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 Health  Vol.12 No.9 , September 2020
Serum Levels of Reproductive Hormones and Their Relationship with Age in Men with Benign Prostatic Hyperplasia in Benin City, Edo State
Abstract: Background: Benign Prostatic Hyperplasia (BPH) is a common condition which occurs as men get older. Aim: We aimed at investigating the reproductive hormone profile of men with BPH and the relationship of these hormones with age. Methods: Twenty-nine men of age > 40 years were screened for prostate symptoms. The prostate examination included digital rectal examination and measurement of serum prostate-specific antigen levels. Demographic and clinical characteristics of subjects were obtained using a structured questionnaire. The serum levels of Testosterone (Te), Luteinizing hormone (LH), Follicle stimulating hormone (FSH) and Prolactin (PRL) were measured using ELISA method. Results: Our study indicated that age and levels of prostate specific antigen (PSA), LH and FSH were significantly (p < 0.05) higher in men with BPH compared with healthy controls. In contrast, the control group indicated significantly (p < 0.05) higher Te level compared with the BPH group. In patients with BPH, age was significantly (p < 0.05) correlated with the hypothalamic-pituitary-testicular axis hormones (LH, FSH and PRL), but not with the sex hormone, and testosterone. Majority (62.1%) of the patients with BPH indicated they had poor libido, while none of them indicated regular sexual activity with their spouses. Conclusion: This study suggests that the rise in serum levels of the hypothalamic-pituitary-testicular axis hormones in BPH patients as demonstrated by the present findings may be age-related since testicular dysfunction in aging men is associated with the decrease in androgen production which may stimulate an increased production of gonadotropins by negative feedback.

1. Introduction

Benign prostatic hyperplasia (BPH), also called prostate enlargement, is a noncancerous increase in size of the prostate gland resulting in bladder outlet obstruction and lower urinary tract symptoms such as frequent urination, urinary urgency, trouble starting to urinate, weak stream, dribbling at the end of urination, nocturia, urinary incontinence and inability to urinate [1]. According to the National Institute of Diabetes and Digestive and Kidney Diseases approximately 50% of men aged 51 - 60 years and nearly 90% of men over 80 years of age are living with this condition [1].

The cause of BPH is not well understood. However, aging and hormonal alterations and factors relating to the testes appear to be the main factors responsible for the development of BPH [2]. Age has been proved to play a role in the progressive development of pathologic and clinical BPH as virtually all men present with histological BPH as they grow [3] [4]. Age itself seems to increase the risk of BPH through changes in the endocrine environment, which leads to an imbalance between stimulatory and inhibitory growth factors [5]. It is well established that androgens are essential for prostate development and play a major role in the pathophysiology of BPH [2].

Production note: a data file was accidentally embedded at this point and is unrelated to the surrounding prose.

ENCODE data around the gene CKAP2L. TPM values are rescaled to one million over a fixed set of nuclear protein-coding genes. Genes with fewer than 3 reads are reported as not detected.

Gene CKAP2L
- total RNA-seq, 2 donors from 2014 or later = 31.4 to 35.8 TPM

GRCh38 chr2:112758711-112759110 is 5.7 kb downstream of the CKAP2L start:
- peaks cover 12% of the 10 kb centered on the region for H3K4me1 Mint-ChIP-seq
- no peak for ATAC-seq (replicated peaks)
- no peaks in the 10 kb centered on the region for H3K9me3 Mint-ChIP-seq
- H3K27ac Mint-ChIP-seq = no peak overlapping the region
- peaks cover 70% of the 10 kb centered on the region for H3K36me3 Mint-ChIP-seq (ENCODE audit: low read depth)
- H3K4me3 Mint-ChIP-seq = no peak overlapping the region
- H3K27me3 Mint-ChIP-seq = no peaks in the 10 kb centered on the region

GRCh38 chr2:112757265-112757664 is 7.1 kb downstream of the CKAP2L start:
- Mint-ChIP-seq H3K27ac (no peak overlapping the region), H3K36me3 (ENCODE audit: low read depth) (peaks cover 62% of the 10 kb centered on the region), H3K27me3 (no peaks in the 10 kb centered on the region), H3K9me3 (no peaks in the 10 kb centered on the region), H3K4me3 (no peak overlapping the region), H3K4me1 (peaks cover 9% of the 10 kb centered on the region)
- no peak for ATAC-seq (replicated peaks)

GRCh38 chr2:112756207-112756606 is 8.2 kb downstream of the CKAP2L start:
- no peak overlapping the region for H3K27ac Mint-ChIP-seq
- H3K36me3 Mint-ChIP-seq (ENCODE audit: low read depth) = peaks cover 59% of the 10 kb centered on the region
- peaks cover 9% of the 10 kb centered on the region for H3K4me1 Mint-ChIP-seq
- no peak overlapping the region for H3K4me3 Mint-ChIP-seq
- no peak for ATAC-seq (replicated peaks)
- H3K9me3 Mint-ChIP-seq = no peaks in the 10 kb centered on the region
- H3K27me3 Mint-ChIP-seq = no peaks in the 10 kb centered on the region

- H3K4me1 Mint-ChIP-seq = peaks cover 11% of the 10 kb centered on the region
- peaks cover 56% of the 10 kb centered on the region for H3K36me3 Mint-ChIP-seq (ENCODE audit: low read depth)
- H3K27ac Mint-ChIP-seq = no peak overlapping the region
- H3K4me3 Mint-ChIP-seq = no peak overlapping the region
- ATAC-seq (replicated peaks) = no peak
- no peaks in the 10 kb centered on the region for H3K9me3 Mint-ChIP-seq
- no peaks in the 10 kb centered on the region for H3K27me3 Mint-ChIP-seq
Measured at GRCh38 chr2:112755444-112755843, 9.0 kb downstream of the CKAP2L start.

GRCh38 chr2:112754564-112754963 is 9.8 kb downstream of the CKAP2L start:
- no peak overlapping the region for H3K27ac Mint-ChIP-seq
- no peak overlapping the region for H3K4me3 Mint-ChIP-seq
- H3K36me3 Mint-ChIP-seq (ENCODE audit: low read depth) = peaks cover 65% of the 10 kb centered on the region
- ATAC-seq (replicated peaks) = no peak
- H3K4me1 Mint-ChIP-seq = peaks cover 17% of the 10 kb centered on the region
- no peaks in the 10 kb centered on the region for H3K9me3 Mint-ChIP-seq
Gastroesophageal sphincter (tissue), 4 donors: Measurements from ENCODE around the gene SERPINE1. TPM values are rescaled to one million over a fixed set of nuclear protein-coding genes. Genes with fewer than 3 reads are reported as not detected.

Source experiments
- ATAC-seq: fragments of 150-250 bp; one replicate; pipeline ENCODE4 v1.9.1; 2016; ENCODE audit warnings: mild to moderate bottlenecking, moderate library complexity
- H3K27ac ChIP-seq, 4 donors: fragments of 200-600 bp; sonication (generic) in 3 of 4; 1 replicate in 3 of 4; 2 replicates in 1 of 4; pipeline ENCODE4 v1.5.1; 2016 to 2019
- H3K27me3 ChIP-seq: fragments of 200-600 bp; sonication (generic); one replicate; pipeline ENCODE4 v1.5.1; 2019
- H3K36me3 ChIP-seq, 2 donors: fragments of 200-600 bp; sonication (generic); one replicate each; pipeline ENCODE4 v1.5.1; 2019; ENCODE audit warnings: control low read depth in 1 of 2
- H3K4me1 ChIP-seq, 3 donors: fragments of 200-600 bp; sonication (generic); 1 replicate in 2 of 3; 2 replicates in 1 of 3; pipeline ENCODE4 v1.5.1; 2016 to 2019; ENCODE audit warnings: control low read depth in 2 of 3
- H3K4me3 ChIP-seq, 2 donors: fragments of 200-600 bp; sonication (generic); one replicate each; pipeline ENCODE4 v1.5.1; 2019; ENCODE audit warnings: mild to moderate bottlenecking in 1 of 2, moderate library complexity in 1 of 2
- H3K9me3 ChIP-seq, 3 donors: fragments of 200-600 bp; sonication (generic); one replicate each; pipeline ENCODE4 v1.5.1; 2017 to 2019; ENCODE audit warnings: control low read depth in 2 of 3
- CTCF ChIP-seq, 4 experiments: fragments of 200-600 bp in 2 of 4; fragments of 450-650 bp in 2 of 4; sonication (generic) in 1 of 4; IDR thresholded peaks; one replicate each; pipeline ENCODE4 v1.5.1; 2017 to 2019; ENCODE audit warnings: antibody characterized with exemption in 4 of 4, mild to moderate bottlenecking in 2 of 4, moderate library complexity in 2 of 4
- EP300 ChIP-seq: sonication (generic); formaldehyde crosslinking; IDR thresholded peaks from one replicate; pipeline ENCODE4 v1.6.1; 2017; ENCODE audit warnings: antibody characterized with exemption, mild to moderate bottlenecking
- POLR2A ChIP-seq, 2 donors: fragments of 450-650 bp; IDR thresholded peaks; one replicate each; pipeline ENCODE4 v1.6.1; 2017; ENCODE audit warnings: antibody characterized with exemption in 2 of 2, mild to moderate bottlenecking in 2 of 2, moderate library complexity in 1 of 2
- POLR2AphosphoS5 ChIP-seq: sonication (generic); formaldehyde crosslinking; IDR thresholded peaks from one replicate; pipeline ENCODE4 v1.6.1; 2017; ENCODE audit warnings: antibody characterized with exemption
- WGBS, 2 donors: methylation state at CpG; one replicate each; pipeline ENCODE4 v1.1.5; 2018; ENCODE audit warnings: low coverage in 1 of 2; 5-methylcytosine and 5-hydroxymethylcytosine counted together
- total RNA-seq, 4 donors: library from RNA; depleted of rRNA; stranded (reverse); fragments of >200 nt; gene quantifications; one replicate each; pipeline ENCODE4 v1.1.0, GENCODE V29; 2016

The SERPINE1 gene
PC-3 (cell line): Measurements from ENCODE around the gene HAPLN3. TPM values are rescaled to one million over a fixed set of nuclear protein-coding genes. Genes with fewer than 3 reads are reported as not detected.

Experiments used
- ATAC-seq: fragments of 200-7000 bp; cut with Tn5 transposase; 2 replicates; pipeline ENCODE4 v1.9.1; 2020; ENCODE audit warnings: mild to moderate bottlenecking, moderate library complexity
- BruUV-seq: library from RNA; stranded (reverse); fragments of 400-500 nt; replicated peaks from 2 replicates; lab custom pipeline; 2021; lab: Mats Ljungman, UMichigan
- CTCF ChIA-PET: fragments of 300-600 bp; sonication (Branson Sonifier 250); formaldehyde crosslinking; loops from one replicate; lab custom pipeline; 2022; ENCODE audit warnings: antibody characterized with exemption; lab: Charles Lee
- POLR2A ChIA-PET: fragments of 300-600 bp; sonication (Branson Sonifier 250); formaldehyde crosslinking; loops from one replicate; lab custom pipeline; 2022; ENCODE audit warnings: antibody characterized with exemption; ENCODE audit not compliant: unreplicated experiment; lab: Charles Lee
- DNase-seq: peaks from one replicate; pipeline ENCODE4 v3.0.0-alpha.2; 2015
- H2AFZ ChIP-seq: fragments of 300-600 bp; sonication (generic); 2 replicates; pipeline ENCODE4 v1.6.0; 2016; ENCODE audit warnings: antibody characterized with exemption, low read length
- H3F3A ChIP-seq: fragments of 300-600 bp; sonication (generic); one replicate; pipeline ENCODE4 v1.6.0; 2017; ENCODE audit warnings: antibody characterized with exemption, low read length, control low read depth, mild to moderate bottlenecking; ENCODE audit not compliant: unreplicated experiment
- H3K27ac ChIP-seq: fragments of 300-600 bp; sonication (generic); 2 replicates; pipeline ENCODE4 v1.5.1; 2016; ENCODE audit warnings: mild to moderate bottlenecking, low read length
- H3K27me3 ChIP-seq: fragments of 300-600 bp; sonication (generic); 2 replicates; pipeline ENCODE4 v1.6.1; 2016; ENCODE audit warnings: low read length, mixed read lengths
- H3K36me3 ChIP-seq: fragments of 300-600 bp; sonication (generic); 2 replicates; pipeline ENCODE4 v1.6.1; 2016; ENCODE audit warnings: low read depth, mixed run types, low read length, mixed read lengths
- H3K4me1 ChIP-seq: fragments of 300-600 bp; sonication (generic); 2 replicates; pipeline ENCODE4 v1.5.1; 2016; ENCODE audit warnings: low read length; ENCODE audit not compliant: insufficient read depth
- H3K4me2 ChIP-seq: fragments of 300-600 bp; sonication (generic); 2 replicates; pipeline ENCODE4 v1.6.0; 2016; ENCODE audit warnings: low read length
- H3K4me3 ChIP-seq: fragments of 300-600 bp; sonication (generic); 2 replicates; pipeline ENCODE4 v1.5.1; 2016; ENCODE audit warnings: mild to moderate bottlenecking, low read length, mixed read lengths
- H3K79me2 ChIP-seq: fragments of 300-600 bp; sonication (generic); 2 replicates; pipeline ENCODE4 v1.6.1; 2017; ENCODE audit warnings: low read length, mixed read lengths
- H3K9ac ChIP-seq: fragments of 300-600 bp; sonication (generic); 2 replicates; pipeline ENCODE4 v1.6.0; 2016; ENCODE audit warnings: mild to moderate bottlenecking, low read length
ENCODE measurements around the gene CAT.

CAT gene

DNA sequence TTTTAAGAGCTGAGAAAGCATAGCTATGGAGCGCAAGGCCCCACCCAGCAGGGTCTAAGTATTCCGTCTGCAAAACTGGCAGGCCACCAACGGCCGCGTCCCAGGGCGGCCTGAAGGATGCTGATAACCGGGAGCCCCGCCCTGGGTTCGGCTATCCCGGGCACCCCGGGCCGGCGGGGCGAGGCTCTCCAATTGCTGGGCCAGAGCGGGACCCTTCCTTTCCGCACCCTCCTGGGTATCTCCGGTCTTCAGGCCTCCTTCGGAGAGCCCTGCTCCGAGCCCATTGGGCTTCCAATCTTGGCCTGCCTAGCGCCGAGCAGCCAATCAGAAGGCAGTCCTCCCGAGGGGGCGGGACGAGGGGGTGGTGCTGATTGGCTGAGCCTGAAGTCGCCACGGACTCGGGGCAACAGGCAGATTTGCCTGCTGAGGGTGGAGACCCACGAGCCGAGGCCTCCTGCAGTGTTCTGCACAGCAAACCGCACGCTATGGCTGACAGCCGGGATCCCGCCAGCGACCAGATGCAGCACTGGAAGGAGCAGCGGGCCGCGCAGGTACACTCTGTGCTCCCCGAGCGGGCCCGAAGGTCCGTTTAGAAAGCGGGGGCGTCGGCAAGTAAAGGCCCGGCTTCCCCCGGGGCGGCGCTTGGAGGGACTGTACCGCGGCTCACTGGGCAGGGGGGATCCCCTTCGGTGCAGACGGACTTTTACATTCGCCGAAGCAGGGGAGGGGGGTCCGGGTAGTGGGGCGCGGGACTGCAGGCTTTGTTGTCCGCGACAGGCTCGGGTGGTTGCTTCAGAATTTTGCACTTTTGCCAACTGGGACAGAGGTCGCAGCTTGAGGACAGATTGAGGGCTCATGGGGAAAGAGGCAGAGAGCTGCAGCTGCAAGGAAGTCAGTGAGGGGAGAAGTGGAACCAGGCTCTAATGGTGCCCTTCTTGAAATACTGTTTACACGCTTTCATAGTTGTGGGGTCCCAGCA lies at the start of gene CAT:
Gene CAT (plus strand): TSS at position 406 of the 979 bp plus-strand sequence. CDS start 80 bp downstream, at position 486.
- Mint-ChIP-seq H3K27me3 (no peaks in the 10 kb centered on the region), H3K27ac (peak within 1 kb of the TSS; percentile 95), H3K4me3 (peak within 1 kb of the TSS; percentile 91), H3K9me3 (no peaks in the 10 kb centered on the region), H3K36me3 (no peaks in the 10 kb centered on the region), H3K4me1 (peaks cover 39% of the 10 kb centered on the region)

Little is known about the role of the hormones of the hypothalamic-pituitary-gonadotropic axis on the effect of benign prostatic enlargement. However, testosterone synthesis and male fertility are controlled by the perfect coordination of the hypothalamic-pituitary-gonadal axis through a negative feedback mechanism [6]. The hypothalamus secretes gonadotrophin releasing hormone (GnRH) in a pulsatile fashion, which stimulates the anterior pituitary gland to secrete two hormones vital for reproduction, follicle-stimulating hormone (FSH) and luteinizing hormone (LH), as well as adrenocorticotropin, growth hormone, prolactin, and thyroid-stimulating hormone [7]. Luteinizing hormone and FSH act on cells in the testes including Leydig, Sertoli and germ cells to produce testosterone, inhibin B and androgen-binding protein [6].

The role of age-related serum hormones, including the androgens and gonadotropins, in patients with BPH, is far from a complete understanding and requires further investigation. It is therefore imperative to improve our understanding of the hormonal profile of men with BPH and the relationship between age and the hormones from hypothalamic pituitary-testicular axis in men with BPH. We therefore aimed at investigating the reproductive hormone profile of men with BPH and the relationship of these hormones with age.

2. Methodology

2.1. Subjects

A total of 59 male participants (29 patients with BPH and 30 healthy controls) of age ≥ 40 years were included in this study. The patients with BPH were recruited from Urology Clinic at Central Hospital, Benin City, while the controls were recruited at different locations in Benin City. Prostate examination involving digital rectal examination and measurement of serum PSA levels was conducted in the Urology Clinic at Central Hospital, Benin City to determine men with BPH. Men with abnormal findings by rectal examination or an elevated serum PSA level (4.0 ng/mL) were referred for prostate biopsy to exclude the possibility of prostate cancer. Demographic characteristics and detailed medical history, particularly about chronic systemic diseases such as diabetes mellitus and hypertension, smoking and drinking habits, age at first sexual intercourse, urinary tract symptoms, current medications, family history of BPH, frequency of sexual intercourse and current rating of libido were obtained from all patients using structured questionnaires. Informed consents were obtained from each participant after proper notification and information on the nature of the research, the benefits and risks involved as well as confidentiality. Ethics and research committee of Ministry of Health, Benin City approved this work with reference number HM.1208/7458. Subjects with a known history of endocrine diseases, including hypogonadism, previous Te substitutive therapy and/or hormonal manipulation (including 5α-reductase inhibitors, androgen receptor blockers and LH-releasing hormone analogues), and those of age < 40 years were excluded from the study. The adjunctive exclusion criteria were a classification of Eastern Cooperative Oncology Group (ECOG) grade > 1, previous radiation therapy and chronic ingestion of alcohol or other drugs, including steroids, barbiturates, spironolactone and cimetidine, that may have interfered with the serum hormone levels.